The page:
Now, this is the point where a saner person might have just thrown enough memory at the Lambda function to get it to work and called it a day. Me? I’d had enough of Javascript at that point, so I started looking elsewhere.

At this point I was well aware that AWS Lambda offers execution of C# via .NET Core, as an alternative to Node.js.

Even taking into account my inexperience with doing anything at all using .NET Core, C# in Lambda was still infinitely preferable to Javascript. The assumption was that the ELB Logs Processor doesn’t actually do much (handle incoming S3 event, read file, send log events to Logstash), so rewriting it shouldn’t take too much effort.

Thus, here we are.

You Got .NET Core In My Lambda!

The easiest way to get started with using C# via .NET Core in AWS Lamnda, is to install the latest version of the AWS Toolkit and then just use Visual Studio. The toolkit provides a wealth of functionality for working with AWS in Visual Studio, including templates for creating Lambda functions as well as functionality for publishing your code to the place where it will actually be executed.

Actually setting up the Lambda function to run .NET Core is also relatively trivial. Assuming you’ve already setup a Lambda function with the appropriate listeners, its literally a combo box in the AWS Dashboard where you select the language/runtime version that your code requires.

Using the integrated toolkit and Visual Studio is a great way to get a handle on the general concepts in play and the components that you need to manage, but its not how you should do it in a serious development environment, especially when it comes to publishing.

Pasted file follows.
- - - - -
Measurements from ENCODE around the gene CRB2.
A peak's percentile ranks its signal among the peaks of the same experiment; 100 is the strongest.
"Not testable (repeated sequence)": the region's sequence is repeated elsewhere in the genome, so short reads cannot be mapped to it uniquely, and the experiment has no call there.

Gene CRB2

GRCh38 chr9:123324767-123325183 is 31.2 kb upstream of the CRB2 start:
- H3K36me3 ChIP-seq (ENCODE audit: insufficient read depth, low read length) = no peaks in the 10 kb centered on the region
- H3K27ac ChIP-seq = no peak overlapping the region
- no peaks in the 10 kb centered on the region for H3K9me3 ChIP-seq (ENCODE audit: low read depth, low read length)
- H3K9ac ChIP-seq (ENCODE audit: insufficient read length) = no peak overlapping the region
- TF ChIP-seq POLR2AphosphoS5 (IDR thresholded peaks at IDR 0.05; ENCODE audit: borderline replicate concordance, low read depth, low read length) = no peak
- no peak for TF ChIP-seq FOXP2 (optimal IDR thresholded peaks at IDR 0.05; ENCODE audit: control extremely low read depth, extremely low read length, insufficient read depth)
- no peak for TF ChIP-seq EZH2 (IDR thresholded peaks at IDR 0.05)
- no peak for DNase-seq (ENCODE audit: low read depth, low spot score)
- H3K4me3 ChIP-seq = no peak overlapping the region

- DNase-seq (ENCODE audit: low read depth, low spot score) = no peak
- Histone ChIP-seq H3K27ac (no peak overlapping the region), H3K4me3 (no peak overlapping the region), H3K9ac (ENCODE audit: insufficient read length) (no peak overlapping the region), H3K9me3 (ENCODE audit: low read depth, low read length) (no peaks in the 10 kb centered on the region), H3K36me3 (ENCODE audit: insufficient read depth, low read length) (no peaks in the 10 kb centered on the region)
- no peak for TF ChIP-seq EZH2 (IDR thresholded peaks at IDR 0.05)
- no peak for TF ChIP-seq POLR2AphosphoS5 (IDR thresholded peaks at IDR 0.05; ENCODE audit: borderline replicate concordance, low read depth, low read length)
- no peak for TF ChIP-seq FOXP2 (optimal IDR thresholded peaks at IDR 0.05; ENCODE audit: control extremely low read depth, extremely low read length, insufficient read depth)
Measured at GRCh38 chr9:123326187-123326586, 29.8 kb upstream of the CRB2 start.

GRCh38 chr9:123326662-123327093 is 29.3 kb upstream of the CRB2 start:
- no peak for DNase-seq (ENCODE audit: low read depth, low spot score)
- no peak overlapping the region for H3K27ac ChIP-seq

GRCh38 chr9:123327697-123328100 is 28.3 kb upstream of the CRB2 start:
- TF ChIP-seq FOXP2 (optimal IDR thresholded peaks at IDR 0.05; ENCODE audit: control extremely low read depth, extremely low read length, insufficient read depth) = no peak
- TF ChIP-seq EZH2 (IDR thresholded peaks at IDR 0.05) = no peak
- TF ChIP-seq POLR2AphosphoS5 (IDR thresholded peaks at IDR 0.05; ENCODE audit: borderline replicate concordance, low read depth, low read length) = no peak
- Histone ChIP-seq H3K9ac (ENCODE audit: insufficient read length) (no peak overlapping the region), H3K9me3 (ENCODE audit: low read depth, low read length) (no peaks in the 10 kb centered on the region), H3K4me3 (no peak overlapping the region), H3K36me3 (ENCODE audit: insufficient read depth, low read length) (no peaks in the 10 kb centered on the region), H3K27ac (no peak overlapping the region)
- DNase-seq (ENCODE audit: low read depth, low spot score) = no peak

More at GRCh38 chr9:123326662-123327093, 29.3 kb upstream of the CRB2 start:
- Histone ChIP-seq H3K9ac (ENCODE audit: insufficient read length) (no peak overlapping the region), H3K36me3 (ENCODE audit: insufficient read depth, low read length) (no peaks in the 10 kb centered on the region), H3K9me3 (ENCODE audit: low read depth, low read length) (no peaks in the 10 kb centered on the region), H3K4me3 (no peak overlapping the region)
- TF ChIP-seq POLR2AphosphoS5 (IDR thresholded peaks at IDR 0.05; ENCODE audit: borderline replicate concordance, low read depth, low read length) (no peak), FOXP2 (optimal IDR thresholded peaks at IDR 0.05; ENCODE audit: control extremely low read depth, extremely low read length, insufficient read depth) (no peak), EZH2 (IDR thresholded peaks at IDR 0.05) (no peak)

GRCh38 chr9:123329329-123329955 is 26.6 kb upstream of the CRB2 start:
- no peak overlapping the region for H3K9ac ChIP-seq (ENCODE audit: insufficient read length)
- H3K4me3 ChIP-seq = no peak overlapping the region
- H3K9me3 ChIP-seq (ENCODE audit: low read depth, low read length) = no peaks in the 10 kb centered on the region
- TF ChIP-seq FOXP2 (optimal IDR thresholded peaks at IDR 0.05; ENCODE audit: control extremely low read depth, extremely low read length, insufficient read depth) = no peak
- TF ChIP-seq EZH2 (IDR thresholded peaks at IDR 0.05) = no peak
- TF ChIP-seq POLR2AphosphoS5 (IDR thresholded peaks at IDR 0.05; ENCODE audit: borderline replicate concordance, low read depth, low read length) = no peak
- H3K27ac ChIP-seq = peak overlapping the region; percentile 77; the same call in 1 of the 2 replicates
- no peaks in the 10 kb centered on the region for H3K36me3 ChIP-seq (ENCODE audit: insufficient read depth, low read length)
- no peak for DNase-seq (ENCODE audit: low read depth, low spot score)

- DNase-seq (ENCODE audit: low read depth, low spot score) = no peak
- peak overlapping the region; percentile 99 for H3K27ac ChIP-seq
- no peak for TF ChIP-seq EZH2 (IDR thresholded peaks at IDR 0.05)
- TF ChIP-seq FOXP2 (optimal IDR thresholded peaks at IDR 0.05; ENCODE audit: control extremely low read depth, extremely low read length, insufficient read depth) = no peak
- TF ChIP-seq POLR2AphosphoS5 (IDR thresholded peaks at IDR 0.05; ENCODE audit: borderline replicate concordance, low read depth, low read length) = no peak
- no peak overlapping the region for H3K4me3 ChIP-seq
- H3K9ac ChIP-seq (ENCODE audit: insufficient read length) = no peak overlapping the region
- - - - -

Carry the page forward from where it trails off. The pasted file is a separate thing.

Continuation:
A better way to do it is to go for something a bit more portable, like the actual .NET Core SDK, which is available for download as a simple compressed archive, with no installation required. Once you’ve got a handle on the command line options, its the best way to put something together that will also work on a build server of some description.

I’ll talk about the build and deployment process in more detail in the second post in this series, but for now, its enough to know that you can use the combination of the command line tools from the .NET Core SDK along with Visual Studio to create, develop, build, package and publish your .NET Core AWS Lambda function without too much trouble.

At that point you can choose to either create your Lambda function manually, or automate its creation through something like CloudFormation. It doesn’t really matter from the point of view of the function itself.